Wednesday, October 31, 2012

Short Thought for the Day

I hope so far, you have been enjoying our blog now that it's up and running again.  Let us know if you've tried any of the projects so far and how well they've turned out.  If they didn't turn out well, then we don't want to hear from you...kidding :)

Here's my little tidbit for the day.  It's not a project or a craft, just a simple thought.  I've been reading a book about reducing stress and creating a calm environment in our home.  It's by Karen Ladd who has written several books helping moms have a positive attitude in the midst of day to day trials. Today, though, that idea has struck a chord with me.  As I was scrolling through Facebook looking at all the adorable costumes and videos and reading about the plans for trick-or-treating I suddenly started feeling guilty.  My Halloween plans (or lack thereof) for my children were not as intricate, well-planned-out, or as exciting as most other parents.

 So I ask you, does that make me a bad mommy?  I hope you would answer, "Certainly not!"  I would love nothing more than to have craft time during the week to sew my little darlings adorable homemade costumes, or be able to do a craft each day, or carve each pumpkin into a different superhero, but the truth of the matter is, I can't.  At least not right now.  As the guilty feelings crept into my heart, I realized that each of us is in a different stage in life.  There are mothers who have the time to sew costumes, or host Halloween parties, or take their children trick-or-treating for hours.  I have to realize that having 3 children under the age of 4 prevents me from having the time to do all those creative things right now.  But it is a stage and it will pass.  To keep peace in my heart and in my home I can only do so much.  As I've stated before in previous blog posts, elegance is an outward expression in your life that first takes root in your heart.  There's nothing elegant about stretching yourself too thin, or wearing yourself out corralling 2 costumed toddlers and an infant trick-or-treating when they really don't care to go in the first place.  And there is no elegance in comparison.  Don't compare what you're able to do with the next mom.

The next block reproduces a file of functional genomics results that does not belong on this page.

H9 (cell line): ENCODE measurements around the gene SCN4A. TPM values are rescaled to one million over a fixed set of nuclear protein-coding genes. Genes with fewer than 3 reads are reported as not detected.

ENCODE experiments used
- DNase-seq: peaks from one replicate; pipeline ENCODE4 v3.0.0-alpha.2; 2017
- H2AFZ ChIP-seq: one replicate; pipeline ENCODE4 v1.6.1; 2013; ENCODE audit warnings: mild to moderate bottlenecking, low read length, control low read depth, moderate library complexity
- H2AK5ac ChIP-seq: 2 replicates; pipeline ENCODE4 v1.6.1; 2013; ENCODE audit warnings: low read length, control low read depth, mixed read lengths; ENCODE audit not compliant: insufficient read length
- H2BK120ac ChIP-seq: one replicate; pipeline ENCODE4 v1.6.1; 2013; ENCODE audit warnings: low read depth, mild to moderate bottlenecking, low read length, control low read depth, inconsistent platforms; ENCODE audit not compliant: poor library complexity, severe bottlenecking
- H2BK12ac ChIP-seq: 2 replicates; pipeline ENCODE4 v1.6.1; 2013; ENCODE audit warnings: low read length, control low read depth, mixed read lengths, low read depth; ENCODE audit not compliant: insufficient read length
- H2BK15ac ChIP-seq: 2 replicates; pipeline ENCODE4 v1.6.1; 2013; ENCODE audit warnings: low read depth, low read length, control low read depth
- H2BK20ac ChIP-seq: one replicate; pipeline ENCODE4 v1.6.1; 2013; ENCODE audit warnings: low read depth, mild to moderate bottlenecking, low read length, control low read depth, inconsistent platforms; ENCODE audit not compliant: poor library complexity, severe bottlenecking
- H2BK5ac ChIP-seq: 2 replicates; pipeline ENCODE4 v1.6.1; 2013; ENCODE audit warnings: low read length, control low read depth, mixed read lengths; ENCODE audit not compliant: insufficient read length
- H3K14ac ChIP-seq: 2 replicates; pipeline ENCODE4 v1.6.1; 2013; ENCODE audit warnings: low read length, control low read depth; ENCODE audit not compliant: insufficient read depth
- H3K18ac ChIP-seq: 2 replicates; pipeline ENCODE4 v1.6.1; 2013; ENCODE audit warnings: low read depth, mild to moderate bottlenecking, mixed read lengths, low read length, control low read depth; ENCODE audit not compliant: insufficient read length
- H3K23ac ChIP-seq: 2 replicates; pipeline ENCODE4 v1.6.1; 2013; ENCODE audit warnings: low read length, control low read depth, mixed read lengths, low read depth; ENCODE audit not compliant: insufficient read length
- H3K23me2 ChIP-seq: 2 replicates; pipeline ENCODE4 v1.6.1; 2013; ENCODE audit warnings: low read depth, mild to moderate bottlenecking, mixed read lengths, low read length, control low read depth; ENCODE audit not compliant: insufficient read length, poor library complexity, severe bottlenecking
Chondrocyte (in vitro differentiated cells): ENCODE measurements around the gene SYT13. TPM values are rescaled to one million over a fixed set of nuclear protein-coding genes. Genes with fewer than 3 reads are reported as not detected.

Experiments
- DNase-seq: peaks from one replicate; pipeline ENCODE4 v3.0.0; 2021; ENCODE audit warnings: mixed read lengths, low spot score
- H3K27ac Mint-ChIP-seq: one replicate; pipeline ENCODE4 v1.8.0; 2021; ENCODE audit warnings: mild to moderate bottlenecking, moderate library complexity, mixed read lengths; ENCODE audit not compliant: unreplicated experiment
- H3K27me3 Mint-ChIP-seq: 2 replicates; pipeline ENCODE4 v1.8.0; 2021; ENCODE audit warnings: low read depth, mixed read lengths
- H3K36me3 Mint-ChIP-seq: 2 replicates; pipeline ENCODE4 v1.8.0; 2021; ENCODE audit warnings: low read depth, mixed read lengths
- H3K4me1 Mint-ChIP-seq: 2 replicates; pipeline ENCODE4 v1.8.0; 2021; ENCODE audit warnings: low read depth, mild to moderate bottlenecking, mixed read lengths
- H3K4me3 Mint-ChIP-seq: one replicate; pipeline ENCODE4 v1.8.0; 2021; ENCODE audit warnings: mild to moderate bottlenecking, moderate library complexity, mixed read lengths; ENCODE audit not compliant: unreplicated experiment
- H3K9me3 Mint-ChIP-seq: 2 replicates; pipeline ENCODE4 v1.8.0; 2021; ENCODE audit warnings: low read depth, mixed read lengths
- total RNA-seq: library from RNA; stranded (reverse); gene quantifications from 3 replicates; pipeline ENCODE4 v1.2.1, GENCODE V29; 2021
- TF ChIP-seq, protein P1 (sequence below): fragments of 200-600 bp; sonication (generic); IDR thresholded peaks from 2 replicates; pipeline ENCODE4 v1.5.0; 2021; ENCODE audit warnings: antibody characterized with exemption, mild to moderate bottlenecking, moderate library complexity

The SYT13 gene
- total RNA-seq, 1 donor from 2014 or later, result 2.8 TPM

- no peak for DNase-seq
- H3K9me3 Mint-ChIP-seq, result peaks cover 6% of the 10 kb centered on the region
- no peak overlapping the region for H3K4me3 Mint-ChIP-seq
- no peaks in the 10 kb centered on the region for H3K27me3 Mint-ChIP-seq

So to all you mothers out there who have big Halloween plans with your kiddos, more power to ya' and I hope you guys have a BLAST!!!  That might be me next year!  To those mommies in the same stage of life as me, don't worry.  Our time will come and right now lets enjoy the fact that our kids are sort of oblivious to the hype of Halloween.  Let elegance and peace rule in your heart and set limits for yourself.

Now, where did I stash that candy corn?

Monday, October 29, 2012

Gingerbread Mummies